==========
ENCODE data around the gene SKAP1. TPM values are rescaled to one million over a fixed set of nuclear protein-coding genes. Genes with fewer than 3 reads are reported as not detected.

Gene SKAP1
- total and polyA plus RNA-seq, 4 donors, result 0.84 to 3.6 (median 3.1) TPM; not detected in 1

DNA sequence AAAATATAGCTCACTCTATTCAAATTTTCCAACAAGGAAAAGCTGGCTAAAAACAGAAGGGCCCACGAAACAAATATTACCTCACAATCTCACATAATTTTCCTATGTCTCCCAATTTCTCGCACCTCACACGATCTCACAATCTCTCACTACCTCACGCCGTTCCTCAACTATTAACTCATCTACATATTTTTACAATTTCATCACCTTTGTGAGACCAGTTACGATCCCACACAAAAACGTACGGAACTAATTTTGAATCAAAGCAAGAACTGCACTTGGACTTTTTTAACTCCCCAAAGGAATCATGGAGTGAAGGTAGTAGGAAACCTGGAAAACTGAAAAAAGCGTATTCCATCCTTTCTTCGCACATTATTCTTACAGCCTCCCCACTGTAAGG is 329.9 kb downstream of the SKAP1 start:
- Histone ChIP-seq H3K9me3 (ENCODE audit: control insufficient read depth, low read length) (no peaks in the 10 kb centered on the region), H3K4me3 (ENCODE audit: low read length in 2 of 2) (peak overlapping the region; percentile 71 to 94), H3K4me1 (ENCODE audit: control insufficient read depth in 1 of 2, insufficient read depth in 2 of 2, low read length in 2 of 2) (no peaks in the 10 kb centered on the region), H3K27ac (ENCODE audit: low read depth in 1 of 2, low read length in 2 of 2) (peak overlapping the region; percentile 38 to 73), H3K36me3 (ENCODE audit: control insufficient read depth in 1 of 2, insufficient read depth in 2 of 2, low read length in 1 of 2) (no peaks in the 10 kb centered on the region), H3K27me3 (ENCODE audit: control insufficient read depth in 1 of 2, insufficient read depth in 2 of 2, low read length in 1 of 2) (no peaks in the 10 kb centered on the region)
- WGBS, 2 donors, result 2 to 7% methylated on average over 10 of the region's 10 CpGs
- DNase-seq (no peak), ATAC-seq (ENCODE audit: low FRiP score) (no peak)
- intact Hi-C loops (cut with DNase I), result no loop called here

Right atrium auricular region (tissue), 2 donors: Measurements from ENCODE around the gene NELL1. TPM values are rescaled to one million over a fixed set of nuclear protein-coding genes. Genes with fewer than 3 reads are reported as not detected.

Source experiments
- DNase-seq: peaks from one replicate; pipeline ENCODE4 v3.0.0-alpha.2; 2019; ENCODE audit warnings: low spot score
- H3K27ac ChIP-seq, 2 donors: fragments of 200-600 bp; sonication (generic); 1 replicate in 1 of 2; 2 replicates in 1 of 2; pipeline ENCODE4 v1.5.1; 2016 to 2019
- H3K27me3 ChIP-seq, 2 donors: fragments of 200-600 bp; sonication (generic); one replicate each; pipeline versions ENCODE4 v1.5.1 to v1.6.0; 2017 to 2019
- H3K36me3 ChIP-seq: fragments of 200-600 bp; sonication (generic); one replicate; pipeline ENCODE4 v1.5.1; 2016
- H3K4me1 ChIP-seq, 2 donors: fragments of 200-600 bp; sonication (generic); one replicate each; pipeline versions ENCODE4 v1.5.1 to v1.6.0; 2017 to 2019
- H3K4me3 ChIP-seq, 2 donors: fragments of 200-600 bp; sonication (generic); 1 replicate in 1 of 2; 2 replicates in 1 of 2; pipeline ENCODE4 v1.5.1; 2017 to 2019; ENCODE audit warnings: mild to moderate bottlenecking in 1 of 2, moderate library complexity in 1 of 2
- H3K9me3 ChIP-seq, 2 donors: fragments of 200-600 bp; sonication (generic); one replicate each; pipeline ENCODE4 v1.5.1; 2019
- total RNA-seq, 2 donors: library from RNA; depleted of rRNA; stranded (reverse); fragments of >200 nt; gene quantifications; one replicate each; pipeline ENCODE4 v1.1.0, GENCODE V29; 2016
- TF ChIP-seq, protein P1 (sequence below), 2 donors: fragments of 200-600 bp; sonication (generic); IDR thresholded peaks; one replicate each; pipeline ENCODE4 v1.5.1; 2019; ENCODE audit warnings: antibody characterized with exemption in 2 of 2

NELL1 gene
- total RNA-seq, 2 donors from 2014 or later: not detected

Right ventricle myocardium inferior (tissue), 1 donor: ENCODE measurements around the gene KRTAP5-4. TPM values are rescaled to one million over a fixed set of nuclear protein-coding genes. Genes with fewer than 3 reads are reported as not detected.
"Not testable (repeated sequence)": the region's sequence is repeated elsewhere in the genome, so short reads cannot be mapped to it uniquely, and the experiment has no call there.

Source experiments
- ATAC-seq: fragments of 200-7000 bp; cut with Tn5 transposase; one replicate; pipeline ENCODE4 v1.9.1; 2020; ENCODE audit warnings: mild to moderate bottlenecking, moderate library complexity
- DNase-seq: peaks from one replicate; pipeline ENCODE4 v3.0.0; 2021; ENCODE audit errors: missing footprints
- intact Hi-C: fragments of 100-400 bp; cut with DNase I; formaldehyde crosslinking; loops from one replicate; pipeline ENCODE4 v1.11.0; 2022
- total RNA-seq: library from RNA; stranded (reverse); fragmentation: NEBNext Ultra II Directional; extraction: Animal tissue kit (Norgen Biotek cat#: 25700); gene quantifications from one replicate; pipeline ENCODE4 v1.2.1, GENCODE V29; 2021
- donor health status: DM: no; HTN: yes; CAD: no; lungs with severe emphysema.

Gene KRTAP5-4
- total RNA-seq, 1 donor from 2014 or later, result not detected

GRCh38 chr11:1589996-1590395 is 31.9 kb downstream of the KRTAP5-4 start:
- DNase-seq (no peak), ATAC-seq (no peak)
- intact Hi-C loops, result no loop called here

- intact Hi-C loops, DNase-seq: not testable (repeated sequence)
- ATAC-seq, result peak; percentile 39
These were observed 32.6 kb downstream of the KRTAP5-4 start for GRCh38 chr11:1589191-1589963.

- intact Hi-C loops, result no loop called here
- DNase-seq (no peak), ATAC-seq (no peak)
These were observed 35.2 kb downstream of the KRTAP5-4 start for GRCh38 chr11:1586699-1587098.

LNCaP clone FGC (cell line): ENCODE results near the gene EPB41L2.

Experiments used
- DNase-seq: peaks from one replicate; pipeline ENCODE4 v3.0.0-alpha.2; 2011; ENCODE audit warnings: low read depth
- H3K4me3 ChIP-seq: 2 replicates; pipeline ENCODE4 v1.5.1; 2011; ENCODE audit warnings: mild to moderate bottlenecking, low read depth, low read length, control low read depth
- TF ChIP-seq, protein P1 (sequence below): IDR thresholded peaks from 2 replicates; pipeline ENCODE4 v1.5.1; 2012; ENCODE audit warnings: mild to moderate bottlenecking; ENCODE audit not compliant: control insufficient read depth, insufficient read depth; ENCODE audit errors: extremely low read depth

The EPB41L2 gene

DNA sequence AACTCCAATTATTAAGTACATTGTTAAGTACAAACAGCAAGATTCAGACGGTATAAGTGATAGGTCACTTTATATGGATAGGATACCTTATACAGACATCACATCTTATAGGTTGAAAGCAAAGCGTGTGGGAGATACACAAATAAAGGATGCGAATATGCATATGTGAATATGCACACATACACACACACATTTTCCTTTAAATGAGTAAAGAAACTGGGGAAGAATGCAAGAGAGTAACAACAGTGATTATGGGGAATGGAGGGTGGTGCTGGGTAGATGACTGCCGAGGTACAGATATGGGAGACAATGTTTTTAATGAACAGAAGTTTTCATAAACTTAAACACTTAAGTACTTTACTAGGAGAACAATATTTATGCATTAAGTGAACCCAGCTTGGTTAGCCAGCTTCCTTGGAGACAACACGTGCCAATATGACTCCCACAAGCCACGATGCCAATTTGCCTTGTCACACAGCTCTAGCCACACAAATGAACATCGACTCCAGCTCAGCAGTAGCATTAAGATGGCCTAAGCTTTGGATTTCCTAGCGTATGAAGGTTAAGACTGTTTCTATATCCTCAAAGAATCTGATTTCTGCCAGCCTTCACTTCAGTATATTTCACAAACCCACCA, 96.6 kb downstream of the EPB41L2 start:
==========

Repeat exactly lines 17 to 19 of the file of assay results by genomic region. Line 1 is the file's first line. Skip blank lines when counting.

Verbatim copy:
- H3K9me3 ChIP-seq, 2 donors: fragments of 200-600 bp; sonication (generic); one replicate each; pipeline ENCODE4 v1.5.1; 2019
- total RNA-seq, 2 donors: library from RNA; depleted of rRNA; stranded (reverse); fragments of >200 nt; gene quantifications; one replicate each; pipeline ENCODE4 v1.1.0, GENCODE V29; 2016
- TF ChIP-seq, protein P1 (sequence below), 2 donors: fragments of 200-600 bp; sonication (generic); IDR thresholded peaks; one replicate each; pipeline ENCODE4 v1.5.1; 2019; ENCODE audit warnings: antibody characterized with exemption in 2 of 2